Last week, in the Times, David Brooks diagnosed and decried a newish form of prejudice known as “partyism.” Citing the results of a recent study conducted by political scientists, and a recent column by Cass Sunstein, Brooks took stock of a world where research subjects express a much higher willingness to hire people who share their political beliefs, and where an increasing number of Democrats and Republicans say that they would prefer that their children not marry across party lines. Brooks wrote about how, in a “hyper-moralized” political atmosphere, a person’s political affiliation can become “a marker for basic decency.
The Kansas Senate race should be an afterthought in this year’s midterm election. But it’s become an unexpected focal point in the Republican Party’s bid to regain control of the U.S. Senate – and an outlet for voters to register their frustration with partisan gridlock in Washington, DC. That's why Kansas is one of the states NBC News will visit as part of our Meet the Voters bus tour. The reliably red state has not elected a Democrat to the Senate since the 1930s. But Senator Pat Roberts, who was elected to the Senate in 1996 and served in the House since 1981, has struggled this campaign.
The Senate races in South Dakota and Kansas may be examples of a rising political phenomenon: the smash-and-grab campaign. In both states, independent candidates have scrambled long-settled patterns. Races that were once considered safe wins for Republicans are attracting new money and attention from both parties. They will be hard-fought until Election Day. Usually you need three for a trend, and there are idiosyncrasies to both of these races that resist drawing grand conclusions, but with two weeks to go before the election, it is a time to start practicing grand-conclusion-drawing.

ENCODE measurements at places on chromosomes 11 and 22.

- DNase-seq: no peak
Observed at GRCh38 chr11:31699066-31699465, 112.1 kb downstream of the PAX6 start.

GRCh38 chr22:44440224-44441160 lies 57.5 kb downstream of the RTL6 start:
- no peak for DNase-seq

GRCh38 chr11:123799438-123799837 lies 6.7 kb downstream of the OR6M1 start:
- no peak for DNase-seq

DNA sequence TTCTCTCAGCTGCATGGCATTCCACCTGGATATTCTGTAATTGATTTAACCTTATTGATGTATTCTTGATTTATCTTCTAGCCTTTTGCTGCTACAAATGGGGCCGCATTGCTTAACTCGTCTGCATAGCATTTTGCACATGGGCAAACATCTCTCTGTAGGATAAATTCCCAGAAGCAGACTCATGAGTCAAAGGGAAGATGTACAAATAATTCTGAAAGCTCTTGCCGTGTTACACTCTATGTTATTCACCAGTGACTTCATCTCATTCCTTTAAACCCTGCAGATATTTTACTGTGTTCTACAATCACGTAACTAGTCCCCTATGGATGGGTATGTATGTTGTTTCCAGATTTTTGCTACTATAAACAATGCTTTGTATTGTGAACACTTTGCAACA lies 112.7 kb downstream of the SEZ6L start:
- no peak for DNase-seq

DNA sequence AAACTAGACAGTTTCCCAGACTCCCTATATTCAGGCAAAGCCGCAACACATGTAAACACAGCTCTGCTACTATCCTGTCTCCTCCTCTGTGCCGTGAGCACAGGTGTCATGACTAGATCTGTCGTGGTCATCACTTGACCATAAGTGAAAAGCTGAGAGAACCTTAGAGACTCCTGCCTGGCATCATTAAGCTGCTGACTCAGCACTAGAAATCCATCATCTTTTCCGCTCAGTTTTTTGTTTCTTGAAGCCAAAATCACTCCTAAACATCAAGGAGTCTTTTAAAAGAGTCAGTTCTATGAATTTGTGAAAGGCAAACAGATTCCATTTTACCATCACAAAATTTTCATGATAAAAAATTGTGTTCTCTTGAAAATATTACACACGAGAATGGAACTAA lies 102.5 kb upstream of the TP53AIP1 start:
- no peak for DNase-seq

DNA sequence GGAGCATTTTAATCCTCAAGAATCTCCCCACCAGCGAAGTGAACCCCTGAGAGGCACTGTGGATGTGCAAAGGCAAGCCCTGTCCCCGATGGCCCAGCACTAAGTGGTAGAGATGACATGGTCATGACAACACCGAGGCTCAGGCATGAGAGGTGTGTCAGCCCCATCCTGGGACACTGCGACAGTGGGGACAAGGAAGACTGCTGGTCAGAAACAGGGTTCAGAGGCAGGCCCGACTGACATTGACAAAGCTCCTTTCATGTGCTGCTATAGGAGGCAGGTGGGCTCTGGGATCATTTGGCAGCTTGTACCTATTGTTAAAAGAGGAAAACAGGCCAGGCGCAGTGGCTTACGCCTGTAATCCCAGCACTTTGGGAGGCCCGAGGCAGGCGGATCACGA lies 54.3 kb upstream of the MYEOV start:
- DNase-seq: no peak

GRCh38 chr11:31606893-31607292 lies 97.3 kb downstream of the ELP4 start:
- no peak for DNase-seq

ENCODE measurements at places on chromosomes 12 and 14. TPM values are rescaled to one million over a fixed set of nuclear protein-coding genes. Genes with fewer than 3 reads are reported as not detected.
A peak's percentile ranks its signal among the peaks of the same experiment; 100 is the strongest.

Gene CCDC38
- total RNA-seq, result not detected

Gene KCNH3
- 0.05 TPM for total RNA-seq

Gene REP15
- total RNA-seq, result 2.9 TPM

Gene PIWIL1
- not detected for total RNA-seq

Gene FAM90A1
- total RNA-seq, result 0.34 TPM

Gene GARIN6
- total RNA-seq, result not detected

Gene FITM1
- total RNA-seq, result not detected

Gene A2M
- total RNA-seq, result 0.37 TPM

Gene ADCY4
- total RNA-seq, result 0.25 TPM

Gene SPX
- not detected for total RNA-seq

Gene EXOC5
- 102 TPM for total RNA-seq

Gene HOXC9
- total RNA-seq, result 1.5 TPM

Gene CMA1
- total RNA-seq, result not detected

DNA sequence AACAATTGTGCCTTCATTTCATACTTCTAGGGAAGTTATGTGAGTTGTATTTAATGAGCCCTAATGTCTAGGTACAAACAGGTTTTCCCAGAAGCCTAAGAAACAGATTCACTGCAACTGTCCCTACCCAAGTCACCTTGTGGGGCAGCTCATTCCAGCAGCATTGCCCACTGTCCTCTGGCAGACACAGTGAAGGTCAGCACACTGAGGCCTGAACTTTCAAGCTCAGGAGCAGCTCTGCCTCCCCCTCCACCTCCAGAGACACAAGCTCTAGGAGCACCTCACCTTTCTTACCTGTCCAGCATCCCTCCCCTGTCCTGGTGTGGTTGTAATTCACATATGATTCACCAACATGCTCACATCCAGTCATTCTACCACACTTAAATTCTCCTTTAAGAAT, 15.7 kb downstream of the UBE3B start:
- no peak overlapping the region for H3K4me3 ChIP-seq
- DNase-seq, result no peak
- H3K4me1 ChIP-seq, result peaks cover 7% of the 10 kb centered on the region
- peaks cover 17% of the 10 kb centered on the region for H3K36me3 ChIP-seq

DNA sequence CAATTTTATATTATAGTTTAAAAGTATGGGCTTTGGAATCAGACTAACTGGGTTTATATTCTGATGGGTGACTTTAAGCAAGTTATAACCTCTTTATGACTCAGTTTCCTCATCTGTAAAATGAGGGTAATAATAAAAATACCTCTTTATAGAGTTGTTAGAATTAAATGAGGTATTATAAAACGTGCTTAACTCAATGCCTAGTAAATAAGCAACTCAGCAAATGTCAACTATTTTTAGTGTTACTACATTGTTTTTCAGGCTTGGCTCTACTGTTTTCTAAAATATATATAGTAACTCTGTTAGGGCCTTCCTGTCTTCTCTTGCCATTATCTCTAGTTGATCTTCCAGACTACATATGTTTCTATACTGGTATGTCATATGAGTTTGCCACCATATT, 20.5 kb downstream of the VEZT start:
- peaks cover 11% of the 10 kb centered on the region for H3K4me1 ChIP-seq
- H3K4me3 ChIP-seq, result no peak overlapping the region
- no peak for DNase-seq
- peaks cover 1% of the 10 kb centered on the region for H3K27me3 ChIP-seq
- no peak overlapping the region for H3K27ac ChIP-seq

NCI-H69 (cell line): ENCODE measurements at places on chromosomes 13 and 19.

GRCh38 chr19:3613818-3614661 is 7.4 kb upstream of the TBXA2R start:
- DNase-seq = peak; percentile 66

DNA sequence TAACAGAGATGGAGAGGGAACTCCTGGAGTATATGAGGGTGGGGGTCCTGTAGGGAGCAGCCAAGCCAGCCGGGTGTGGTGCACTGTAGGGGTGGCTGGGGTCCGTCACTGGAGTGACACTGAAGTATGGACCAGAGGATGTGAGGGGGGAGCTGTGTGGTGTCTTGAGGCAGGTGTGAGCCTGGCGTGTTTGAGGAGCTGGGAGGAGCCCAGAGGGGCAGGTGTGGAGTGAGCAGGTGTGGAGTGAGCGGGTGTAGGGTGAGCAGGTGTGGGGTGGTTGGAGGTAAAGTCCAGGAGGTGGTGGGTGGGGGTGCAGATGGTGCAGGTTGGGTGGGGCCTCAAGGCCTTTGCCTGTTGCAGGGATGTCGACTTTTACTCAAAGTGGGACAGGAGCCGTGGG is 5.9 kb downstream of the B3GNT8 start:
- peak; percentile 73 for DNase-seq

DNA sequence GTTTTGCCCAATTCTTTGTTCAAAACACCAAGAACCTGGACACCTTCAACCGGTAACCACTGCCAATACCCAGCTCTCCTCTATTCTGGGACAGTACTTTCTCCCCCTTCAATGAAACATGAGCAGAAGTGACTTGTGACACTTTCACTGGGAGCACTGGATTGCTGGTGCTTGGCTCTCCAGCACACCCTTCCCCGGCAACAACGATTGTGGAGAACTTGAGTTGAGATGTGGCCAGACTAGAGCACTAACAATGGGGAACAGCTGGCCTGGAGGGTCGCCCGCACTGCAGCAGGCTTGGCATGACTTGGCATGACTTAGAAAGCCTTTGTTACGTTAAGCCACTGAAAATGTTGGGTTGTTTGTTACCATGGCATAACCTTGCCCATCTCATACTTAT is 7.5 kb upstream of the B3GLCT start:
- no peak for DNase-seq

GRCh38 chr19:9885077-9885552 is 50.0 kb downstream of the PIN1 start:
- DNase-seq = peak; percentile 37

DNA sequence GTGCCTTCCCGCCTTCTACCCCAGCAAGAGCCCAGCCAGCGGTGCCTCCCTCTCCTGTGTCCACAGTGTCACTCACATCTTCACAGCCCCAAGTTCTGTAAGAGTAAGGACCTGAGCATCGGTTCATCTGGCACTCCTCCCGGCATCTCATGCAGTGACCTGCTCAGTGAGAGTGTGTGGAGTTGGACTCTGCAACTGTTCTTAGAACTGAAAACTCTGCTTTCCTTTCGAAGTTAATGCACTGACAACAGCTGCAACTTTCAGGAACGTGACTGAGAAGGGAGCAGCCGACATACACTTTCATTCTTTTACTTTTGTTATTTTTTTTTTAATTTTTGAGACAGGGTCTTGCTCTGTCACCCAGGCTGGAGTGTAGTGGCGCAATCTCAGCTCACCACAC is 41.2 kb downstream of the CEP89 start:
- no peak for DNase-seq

The image some conservatives have of Greg Orman, the wealthy businessman running as an independent against veteran Republican Sen. Pat Roberts here in Kansas, is that Orman is, in the words of a recent Weekly Standard story, a "vacuous cipher." Watching Orman's performance in a recent debate with Roberts before a business group in this large suburb of Kansas City, it's safe to say that image is wrong, or at least incomplete. Calling Orman a cipher suggests he has no positions, or nothing to say. But on some important topics, Orman outlined policies in more detail than Roberts. Some of Orman's views, although certainly not all, would fit comfortably within the range of Republican orthodoxy.
Independent Greg Orman leads Sen. Pat Roberts (R-Ks.), 41 percent to 34 percent, according to a poll released to HuffPost by the Democratic firm Public Policy Polling. Six percent said they'd still vote for Democrat Chad Taylor, who has announced he's leaving the race, but whose name may remain on the ballot pending a lawsuit being heard Tuesday. Another 4 percent opted for libertarian Randall Batson, with the remaining 15 percent undecided. The PPP results find Roberts deeply unpopular, with a -17 net job approval rating among all voters, and only modestly positive numbers even among his Republican base. Orman, in contrast, has a +18 net favorable rating, with Democrats and independents giving him even stronger ratings, and Republicans about evenly split.